schmitt salome apaches

Florent Schmitt (1870-1958)
La Tragédie de Salomé (1907)
Fabien Touchard (b 1985)
Loïe (2021)
Marie Laforge (flute)
Sandrine Buendia (soprano)
Les Apaches!/Julien Masmondet
rec. live, 10-11 December 2021, Théâtre de l’Athénée Louis-Jouvet, Paris
B Records LBM049 [65]

This CD features a French ensemble known as Les Apaches! (note the exclamation mark). They take their name from the artistic group which existed in Paris at the turn of the twentieth-century, which included among its informal membership Ravel, his pianist friend Ricardo Viñes and also Florent Schmitt. The twenty-first century Les Apaches! was founded by Julien Masmondet and takes a particular interest in reviving neglected works and performing them alongside contemporary scores. That desire to combine old and new explains the presence on this disc of Loïe by the French composer Fabien Touchard. It seems from the documentation accompanying this disc that Touchard, along with some other composers, is a member of Les Apaches!

I first got to know La Tragédie de Salomé many years ago, courtesy of an EMI LP on which Jean Martinon directed French forces (ASD 2892). I’m not sure if that performance was ever issued on CD by EMI but it achieved a CD release in 2010 on the HDTT label (review). In 2007, I reviewed a fine Hyperion version conducted by Thierry Fischer; I believe there have been further recordings of the work since then. However, Martinon and Fischer – and other conductors who have taken La Tragédie de Salomé into the studio – have used the sumptuously scored suite for large orchestra which Schmitt fashioned in 1909 and which takes about thirty minutes to play. Much rarer is the original 1907 version which is almost twice as long and which is much less lavishly scored. I believe that version has been recorded just once before; there’s a recording by Patrick Devin and the Rheinland-Pfalz Philharmonic (Marco Polo 8.223448) but I haven’t heard that.

This is the first B Records disc that has come my way. For all its other merits, I’m afraid I can only agree with the strictures on the quality of the documentation which my colleague Nick Barnard expressed in connection with another of their discs (review). The leaflet – I wouldn’t dignify it with the title “booklet” – folds out as a single sheet of paper. On one side is printed, in French with an English translation, an interview with Julien Masmondet and Fabien Touchard. Their comments are printed in a ludicrously small font, which I had great difficulty in deciphering. The other side is taken up entirely with a black-and-white photograph of some extremely ornate chandeliers which appear to be part of the décor of a theatre – perhaps the one in which the music on this disc was recorded: we’re not told. The picture is, quite literally, a waste of space. It would have been far better if the contents of the notes had been printed in larger font and perhaps given in French on one side of the leaflet and in English on the other. The other shortcoming of the documentation is that Masmondet and Touchard tells us quite a lot about their theatrical concept in presenting Schmitt’s ballet score but insufficient, I think, about the work itself, still less about the background to the original ballet. The score is divided into 14 sections, each one of which is separately tracked. What a pity that B Records did not include a very brief track-by-track synopsis. I think this label needs to up its game significantly in the matter of documentation and its presentation. What’s offered here is completely inadequate.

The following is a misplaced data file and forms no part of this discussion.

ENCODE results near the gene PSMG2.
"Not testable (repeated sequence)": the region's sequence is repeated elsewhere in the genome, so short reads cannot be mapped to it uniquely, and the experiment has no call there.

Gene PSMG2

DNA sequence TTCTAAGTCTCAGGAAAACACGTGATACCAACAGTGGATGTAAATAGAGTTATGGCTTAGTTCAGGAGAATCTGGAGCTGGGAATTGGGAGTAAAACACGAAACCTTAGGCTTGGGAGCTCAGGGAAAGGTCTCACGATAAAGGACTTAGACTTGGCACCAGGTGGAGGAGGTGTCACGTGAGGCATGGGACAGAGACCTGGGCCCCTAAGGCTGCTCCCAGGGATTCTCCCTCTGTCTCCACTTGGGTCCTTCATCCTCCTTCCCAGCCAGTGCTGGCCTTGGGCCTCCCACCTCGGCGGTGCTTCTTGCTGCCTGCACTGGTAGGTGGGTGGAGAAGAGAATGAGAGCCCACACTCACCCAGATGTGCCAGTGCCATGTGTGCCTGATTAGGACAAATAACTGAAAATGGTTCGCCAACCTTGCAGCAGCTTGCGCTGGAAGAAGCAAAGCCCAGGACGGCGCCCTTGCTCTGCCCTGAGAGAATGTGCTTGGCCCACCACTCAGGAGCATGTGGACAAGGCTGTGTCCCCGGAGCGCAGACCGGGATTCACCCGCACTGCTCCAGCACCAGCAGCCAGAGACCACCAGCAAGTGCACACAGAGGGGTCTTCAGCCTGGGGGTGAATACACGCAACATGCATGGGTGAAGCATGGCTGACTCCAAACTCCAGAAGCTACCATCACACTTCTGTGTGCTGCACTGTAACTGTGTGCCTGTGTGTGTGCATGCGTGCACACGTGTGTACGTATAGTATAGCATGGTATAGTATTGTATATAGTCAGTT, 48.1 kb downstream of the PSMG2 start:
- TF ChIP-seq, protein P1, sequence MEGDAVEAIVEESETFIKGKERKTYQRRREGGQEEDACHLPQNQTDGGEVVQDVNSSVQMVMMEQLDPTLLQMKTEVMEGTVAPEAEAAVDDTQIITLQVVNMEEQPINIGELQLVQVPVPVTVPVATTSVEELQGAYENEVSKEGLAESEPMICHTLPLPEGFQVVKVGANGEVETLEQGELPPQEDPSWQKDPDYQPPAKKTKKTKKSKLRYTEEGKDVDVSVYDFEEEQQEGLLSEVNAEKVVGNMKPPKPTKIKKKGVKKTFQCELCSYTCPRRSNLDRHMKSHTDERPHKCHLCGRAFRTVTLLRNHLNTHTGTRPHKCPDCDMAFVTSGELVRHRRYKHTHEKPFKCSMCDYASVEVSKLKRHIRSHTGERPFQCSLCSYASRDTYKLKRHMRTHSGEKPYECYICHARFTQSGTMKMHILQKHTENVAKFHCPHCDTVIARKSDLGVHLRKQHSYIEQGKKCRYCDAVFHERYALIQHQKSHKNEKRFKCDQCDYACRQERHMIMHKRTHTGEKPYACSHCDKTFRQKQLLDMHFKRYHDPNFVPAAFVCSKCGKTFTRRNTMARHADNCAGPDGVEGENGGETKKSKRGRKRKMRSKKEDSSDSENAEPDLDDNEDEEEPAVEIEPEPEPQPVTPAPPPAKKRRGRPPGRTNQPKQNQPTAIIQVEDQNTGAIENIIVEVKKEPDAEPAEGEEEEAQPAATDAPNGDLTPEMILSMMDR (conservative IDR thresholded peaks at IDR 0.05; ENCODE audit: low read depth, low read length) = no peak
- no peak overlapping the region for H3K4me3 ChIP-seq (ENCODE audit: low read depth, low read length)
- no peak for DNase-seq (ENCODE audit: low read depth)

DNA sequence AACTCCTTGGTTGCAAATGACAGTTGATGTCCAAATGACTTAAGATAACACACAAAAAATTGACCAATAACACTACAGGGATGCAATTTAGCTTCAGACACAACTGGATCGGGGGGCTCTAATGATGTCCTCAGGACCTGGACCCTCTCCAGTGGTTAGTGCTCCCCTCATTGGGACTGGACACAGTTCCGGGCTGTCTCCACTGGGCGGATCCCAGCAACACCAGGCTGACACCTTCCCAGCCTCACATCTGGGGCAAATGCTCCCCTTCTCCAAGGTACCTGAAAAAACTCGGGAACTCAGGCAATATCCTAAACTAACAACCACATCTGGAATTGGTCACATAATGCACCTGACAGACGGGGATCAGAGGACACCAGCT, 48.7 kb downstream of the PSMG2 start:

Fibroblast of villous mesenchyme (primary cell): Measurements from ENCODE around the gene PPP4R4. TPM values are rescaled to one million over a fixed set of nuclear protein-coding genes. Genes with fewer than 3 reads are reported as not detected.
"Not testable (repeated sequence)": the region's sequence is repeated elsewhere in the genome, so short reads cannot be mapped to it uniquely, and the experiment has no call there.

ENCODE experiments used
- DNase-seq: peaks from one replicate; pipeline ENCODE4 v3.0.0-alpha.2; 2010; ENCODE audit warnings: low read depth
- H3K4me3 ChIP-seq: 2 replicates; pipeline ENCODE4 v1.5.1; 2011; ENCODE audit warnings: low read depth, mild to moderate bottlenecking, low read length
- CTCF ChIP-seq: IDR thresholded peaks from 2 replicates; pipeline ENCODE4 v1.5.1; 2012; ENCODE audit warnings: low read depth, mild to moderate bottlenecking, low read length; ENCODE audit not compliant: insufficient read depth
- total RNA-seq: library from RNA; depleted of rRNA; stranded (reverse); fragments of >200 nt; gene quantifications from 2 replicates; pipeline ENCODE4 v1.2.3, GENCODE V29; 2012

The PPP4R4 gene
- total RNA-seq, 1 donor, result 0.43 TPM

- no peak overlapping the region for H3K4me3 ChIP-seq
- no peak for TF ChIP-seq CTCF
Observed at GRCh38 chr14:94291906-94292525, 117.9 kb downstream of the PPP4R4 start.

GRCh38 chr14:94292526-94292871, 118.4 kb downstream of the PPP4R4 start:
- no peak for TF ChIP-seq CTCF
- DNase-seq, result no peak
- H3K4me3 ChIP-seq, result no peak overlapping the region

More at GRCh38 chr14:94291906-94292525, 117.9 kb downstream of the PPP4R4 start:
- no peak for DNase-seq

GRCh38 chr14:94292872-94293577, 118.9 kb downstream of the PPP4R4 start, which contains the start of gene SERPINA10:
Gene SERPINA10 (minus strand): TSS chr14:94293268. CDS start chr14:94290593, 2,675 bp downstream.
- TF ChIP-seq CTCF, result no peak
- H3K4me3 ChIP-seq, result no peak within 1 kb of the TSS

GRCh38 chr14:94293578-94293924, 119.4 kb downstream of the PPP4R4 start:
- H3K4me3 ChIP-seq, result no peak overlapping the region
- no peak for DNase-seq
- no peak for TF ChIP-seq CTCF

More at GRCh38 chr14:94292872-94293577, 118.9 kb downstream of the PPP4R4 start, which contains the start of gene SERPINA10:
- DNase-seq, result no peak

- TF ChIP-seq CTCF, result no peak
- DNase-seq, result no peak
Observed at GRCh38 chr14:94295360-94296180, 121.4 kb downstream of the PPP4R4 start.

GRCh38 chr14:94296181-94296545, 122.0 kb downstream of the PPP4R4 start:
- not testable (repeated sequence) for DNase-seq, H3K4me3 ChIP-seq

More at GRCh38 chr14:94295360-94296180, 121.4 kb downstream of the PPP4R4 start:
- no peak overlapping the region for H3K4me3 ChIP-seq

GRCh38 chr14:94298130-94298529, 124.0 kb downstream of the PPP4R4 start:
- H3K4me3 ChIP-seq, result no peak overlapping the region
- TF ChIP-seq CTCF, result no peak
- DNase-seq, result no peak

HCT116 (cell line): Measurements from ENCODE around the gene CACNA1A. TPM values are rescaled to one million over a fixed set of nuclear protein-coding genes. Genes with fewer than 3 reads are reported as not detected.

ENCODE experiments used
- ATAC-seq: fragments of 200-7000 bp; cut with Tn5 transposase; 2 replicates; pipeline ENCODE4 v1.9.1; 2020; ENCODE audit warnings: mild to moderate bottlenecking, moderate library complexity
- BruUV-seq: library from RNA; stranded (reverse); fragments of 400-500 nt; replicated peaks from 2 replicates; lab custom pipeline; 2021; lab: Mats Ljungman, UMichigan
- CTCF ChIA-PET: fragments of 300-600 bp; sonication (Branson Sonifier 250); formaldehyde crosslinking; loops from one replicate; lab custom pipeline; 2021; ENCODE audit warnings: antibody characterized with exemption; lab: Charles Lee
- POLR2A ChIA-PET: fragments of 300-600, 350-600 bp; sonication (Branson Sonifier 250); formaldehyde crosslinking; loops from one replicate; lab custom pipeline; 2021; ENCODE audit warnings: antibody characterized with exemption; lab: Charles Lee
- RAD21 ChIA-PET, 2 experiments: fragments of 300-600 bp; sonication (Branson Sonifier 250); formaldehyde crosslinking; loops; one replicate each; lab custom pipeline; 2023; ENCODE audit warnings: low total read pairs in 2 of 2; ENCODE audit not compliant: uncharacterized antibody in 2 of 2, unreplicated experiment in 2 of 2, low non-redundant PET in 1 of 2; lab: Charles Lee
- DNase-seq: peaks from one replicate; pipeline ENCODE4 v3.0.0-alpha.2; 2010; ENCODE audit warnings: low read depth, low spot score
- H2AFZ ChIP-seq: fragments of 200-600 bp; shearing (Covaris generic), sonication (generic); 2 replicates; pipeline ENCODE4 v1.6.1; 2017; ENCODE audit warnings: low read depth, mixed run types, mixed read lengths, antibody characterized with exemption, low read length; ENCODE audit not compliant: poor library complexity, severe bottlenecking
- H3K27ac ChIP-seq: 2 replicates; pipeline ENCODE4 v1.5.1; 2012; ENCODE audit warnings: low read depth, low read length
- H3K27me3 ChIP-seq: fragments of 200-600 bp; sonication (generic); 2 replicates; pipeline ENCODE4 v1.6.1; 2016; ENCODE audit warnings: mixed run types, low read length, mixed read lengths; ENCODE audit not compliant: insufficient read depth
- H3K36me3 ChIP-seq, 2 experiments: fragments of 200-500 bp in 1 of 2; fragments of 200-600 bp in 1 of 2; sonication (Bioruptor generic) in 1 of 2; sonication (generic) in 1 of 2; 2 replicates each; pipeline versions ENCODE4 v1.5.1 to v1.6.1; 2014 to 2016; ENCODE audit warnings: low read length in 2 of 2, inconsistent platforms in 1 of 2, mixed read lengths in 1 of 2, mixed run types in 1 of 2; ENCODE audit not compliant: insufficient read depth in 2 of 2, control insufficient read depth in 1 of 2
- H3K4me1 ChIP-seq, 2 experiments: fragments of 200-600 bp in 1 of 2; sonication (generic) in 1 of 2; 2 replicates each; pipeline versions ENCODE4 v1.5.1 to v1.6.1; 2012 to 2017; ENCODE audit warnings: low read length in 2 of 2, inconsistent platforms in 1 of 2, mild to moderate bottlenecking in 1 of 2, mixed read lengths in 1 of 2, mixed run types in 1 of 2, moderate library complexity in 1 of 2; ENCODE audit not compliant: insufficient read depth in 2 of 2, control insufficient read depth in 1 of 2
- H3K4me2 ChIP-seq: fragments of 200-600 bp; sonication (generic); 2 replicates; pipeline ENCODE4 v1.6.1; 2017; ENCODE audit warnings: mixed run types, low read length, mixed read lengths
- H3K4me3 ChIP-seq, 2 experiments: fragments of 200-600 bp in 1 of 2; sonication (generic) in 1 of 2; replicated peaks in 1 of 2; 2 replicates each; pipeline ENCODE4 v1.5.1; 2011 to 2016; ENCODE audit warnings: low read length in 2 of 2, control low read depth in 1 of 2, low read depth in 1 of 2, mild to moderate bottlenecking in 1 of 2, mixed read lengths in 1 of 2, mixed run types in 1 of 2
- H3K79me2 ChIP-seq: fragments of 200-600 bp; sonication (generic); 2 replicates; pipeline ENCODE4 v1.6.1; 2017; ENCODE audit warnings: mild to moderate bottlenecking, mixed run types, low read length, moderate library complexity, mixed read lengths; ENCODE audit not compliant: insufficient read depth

Fortunately, help is on hand in the form of the notes which Calum MacDonald wrote for Thierry Fischer’s Hyperion disc; I draw on those for this paragraph. Schmitt wrote La Tragédie de Salomé at the behest of Robert d’Humières who had written a ballet scenario for the dancer Loie Fuller (1862-1928). This scenario considered the young princess in a manner that was rather different to the portrayal in Richard Strauss’s opera. As Calum MacDonald put it, in d’Humières’ conception “Salome is essentially innocent, obedient to her mother. She does not desire the execution of the prophet and casts away his head in horror, only to be pursued by a phantasm of it which drives her to a frenzy of guilt and fear”.